Inteview with the Winner of the Korea Artists Prize 2018: Siren Eun Young Jung

On the occasion of the Korean Artist Prize award ceremony co-organised by the SBS Foundation and the National Museum of Modern and Contemporary Art, Korea (MMCA, Korea), we interviewed the winner of the 2018 edition, artist Siren Eun Young Jung who will be also one of the protagonists of the Korean Pavilion at the 58th Venice Art Biennale. Siren Eun Young Jung (Incheon, 1974) is known for her art projects that are based on her own studies, researches, and analyses of traditional Korean female theatre called “yeoseong gukgeuk”, a genre of performing art that was popular in the 1950s but has been forgotten without ever being established as either a traditional or modern form of Korean theatre.
by Claudia Malfitano
September 20, 2018
Claudia Malfitano
Siren Eun Young Jung

Tell us a bit about the work you have done for the Korean Artist Prize.

There is form of theatre, unique to Korea known as “yeoseong gukgeuk” only played by women and it was usually played in the 1950’s during the modernisation of Korea. After that in Korea we had Park Chung-hee’s government, a very strong patriarchal military government so they really wanted to set up their own traditions, using modern tradition as a strategy so they excluded the female theatre because it was not very universal to them preferring instead male oriented art forms. “Yeoseong gukgeuk” theatre disappeared, so now nobody knows what it is.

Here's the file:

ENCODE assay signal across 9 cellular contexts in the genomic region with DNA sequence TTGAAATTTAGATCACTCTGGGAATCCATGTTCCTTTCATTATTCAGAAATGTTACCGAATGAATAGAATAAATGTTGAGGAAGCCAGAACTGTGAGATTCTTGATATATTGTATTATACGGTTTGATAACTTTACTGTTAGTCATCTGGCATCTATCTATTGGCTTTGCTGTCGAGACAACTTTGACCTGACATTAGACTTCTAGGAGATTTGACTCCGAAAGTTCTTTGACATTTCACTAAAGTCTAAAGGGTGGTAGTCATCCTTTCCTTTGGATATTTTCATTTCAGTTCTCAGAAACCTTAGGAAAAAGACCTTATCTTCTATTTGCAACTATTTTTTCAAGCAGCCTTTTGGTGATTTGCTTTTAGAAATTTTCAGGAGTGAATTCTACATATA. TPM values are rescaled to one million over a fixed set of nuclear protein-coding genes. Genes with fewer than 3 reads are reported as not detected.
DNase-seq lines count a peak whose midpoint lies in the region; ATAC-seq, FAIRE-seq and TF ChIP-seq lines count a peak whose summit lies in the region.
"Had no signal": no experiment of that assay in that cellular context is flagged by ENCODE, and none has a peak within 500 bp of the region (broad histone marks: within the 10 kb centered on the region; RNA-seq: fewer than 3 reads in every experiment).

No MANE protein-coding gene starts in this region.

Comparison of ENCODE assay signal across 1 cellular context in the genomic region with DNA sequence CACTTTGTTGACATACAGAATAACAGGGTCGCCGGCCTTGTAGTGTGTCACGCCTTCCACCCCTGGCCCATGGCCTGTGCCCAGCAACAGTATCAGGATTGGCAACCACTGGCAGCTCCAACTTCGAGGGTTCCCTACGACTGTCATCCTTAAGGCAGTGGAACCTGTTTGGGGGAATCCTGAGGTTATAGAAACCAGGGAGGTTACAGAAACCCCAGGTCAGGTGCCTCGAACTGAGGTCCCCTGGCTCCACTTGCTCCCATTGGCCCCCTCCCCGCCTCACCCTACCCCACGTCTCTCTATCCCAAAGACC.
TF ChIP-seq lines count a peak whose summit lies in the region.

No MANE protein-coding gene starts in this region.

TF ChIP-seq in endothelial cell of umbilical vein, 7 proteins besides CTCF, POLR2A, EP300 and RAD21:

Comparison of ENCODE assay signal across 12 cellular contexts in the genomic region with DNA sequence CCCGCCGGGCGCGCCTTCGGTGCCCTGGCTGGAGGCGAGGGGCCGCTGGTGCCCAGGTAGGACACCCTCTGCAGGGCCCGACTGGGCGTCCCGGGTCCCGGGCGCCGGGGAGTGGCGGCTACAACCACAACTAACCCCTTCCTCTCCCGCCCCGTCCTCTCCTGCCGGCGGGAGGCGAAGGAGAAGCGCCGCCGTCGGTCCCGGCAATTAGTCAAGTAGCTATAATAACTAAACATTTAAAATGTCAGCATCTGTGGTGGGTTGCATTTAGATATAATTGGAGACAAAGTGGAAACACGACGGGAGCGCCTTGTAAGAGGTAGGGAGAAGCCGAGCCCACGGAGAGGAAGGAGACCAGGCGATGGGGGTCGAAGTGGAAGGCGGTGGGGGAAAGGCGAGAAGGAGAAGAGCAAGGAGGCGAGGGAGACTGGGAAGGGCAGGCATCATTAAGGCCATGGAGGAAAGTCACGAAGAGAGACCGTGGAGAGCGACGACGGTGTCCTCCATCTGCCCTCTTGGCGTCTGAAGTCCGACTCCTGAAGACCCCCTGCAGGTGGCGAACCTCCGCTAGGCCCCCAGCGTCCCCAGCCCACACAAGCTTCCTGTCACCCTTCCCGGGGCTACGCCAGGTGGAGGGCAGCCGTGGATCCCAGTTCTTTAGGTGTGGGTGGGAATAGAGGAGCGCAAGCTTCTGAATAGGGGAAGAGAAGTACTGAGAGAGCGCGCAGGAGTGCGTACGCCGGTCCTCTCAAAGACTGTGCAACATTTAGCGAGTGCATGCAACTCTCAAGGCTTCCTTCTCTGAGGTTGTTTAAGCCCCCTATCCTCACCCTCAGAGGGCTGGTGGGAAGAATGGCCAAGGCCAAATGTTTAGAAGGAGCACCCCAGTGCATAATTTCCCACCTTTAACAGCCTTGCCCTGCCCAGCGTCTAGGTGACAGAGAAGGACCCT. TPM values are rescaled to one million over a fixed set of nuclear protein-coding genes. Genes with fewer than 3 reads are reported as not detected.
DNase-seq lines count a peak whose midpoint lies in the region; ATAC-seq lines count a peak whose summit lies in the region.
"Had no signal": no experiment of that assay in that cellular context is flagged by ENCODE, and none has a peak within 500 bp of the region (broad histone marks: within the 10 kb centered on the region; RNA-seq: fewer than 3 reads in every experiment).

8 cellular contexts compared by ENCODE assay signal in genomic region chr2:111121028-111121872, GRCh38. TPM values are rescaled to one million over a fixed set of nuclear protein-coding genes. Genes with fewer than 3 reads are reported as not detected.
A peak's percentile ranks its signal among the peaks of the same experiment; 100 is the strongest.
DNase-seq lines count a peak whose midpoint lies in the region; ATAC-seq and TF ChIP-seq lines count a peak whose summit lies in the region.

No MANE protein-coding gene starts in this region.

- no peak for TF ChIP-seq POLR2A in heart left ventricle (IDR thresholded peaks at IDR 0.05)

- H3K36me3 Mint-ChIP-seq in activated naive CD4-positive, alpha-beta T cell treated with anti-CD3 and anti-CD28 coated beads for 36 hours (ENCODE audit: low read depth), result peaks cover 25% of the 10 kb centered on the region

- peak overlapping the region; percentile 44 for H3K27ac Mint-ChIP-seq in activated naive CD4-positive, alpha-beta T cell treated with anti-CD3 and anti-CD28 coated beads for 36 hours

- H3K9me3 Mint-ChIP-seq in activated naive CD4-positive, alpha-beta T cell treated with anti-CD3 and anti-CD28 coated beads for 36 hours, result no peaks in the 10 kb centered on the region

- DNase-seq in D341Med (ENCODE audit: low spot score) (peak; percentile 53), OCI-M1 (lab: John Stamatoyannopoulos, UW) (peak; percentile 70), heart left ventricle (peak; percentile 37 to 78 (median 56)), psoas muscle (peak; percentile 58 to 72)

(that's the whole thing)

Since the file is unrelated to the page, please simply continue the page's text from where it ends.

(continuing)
But really by focusing on this kind of gender normativity I criticize how it has structured our society and how tradition and contemporary art structured our society in terms of political regime so my research for the past 10 years has focused on female theatre so my participation for the prize is the presentation of these past 10 years of research and work.

So you are trying to bring back this form of theatre that was forgotten, deleted and ignored by a certain kind of male regime? Do you want to bring it back because it’s part of Korean history and how do you think it speaks to contemporaneity?

In terms of tradition in our historical process, official history is always written by men so I really want to rewrite female history through this kind of female theatre. It’s a kind of an unofficial historical document.

What future projects are you working on?

Now I am preparing for the Shanghai Biennale, Serendipity Arts Festival, and Korean Pavilion at the Venice Biennale next year, and very small solo shows and my theme will be still on that kind of performance as the feminist-queer issue is very important to me.

Can you tell us something about the Korean Pavilion at the 2019 Venice Art Biennale?

The curator Hyunjin Kim has invited three female artists to deal with very diverse feminist issues, moments and narratives. I am going to take part as one of artists and two other artists are Hwayeon Nam – who has a footage based-video on Korean choreographer during 20century colonial history – and Jane Jin Kaisen, Danish Korean artist who investigates women diasporic narratives.

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